06-30-2012 10:36 AM
I have something odd going on with the judgments. Maybe you could shed some light. I received a letter from the CA who originally had the accounts that "went down" as judgments. It reads as follows:
We have been reviewing our records and are notifying individuals who have outstanding judgments. This letter is to advise you that our client has obtained a judgment for an unpaid debt plus any court costs, attorney's fees,and interest. Please contact our office to resolve this matter.
There is a $30.00 service charge on all returned checks.
For your convenience we offer check by phone and accept all major credit cards for payment on your account. For details please contact ______________ at ____________ or visit us at ___________.
This communication is from a debt collector. Yadda, yadda, yadda.........
That having been said, however, the court is listed as the creditor on my credit report and instructions say to pay by mail only and the court's address is provided. So, I don't know what I can and cannot do. Also, of note, the CA, I'm sure, did not follow the legal protocol as I never rec'd a summons to appear on either of these judgments. I believe I was entitled to act on my behalf before these became judgments.
Again, any help would be appreciated.
O.K. You are asking several questions in this thread. As it relates to your judgments, the first thing you need to do is consult with an attorney in your jurisdiction.
If you were never served with notice of the pending lawsuit, or in some manner notice was deficient or defective, then you may be able to have the default judgment set aside. There ARE very specific time lines regarding a motion to set-aside a default judgment. Speak to a civil attorney immediately.
If there is a default judgment against you, the judgment is owned and payable to the original creditor who held the debt or the original creditor's assign. You will generally, (I do not know your jurisdiction), need to deal with the original creditor who now has a default judgment against you in order to payoff the judgment. I would not pay anything on the judgment UNTIL you can determine if there are grounds to set-aside the default judgment. Save the money at this point to pay an attorney to set-aside the default judgment if possible. This would probably be your best use of money at this time. If you can get the judgment set-aside, it would be deleted from your CR. However, you will be placed in a position immediately prior to the set-aside, meaning if you had late pays on the bill they would probably, (or could be), reinstated.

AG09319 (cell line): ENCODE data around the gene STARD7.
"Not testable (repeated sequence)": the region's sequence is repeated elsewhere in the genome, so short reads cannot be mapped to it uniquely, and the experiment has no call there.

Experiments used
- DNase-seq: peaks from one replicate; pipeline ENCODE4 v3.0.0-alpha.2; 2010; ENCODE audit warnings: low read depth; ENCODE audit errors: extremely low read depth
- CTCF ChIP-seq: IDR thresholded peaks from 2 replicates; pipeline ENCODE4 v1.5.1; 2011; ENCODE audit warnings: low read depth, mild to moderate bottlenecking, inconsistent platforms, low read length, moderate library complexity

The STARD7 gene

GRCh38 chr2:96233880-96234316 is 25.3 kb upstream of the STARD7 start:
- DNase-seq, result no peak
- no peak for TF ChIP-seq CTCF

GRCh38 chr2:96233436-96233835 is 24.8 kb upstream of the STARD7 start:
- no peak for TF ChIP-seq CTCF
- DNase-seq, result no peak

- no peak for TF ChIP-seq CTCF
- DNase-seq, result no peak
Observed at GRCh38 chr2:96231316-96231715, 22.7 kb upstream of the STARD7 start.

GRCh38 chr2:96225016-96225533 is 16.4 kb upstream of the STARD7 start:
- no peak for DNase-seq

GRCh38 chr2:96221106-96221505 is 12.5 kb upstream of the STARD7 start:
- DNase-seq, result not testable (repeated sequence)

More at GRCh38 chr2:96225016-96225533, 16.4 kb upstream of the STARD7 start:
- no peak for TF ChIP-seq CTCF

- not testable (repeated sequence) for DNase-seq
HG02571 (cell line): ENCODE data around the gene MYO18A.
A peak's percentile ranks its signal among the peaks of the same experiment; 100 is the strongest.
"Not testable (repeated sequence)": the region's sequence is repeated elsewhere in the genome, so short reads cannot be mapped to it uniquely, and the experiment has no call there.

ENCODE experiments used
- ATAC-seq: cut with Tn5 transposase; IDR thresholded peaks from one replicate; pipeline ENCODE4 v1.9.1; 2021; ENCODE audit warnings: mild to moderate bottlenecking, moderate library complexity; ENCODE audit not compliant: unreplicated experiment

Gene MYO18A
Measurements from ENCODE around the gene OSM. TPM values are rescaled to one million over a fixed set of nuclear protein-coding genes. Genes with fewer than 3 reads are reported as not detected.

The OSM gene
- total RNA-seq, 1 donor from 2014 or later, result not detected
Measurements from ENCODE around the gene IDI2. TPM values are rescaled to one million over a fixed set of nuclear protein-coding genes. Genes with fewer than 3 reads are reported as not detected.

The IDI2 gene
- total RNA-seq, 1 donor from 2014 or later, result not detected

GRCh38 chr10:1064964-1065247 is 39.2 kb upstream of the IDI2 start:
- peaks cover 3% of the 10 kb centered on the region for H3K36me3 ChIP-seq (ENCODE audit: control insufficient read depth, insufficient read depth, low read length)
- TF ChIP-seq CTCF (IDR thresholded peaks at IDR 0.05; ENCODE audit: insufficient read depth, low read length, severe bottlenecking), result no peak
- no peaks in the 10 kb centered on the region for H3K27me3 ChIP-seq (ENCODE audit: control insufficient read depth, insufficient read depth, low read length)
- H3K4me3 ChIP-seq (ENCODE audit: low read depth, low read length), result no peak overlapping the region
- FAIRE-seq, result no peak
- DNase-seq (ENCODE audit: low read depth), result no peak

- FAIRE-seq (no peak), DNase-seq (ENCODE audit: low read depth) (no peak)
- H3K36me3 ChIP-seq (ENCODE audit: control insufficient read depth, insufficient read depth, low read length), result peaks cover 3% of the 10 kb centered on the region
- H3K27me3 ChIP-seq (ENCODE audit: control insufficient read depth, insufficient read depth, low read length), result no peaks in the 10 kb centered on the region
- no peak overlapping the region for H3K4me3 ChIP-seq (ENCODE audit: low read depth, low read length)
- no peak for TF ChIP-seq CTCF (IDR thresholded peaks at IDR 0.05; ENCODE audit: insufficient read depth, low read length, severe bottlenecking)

If the default judgment can be set a side you can use the remaining money to pay the medical bills. Again, GET an attorney. The attorney may/should be able to help negotiate a settlement of the medical bills. In some jurisdictions, the law can/may provide for a reduction of medical bills and medical liens based on a percentage of attorney's fees paid in the original car accident lawsuit.
07-17-2012 01:17 PM
I just stumbled upon this and wanted to put in my two cents. I had a judgment against me for a past due HOA balance and worked directly with the attorney's office. After paying it off, I requested an Order to Set Aside Judgment. I emailed the attorney's office asking if it was possible to pay the balance off and get the order, which they did for a $100 filing fee. The judgment was a couple years old at the time and like you, I didn't get any summons or anything else.
I did not go through an attorney, and I don't think you necessarily need to go to the expense of getting one if you know you owe the money. You could offer to pay off a large portion of the balance in certified funds for an Order to Set Aside, which they may or may not do. If they don't, they will certainly grant one once you pay it off. It takes a few weeks to get it filed, but then they will give you the signed order and you can mail it to the three credit reporting agencies. My score jumped over 100 points.
This is just my experience, so it may be different for you, I just wanted you to know it's absolutely possible to do without your own attorney. Good luck.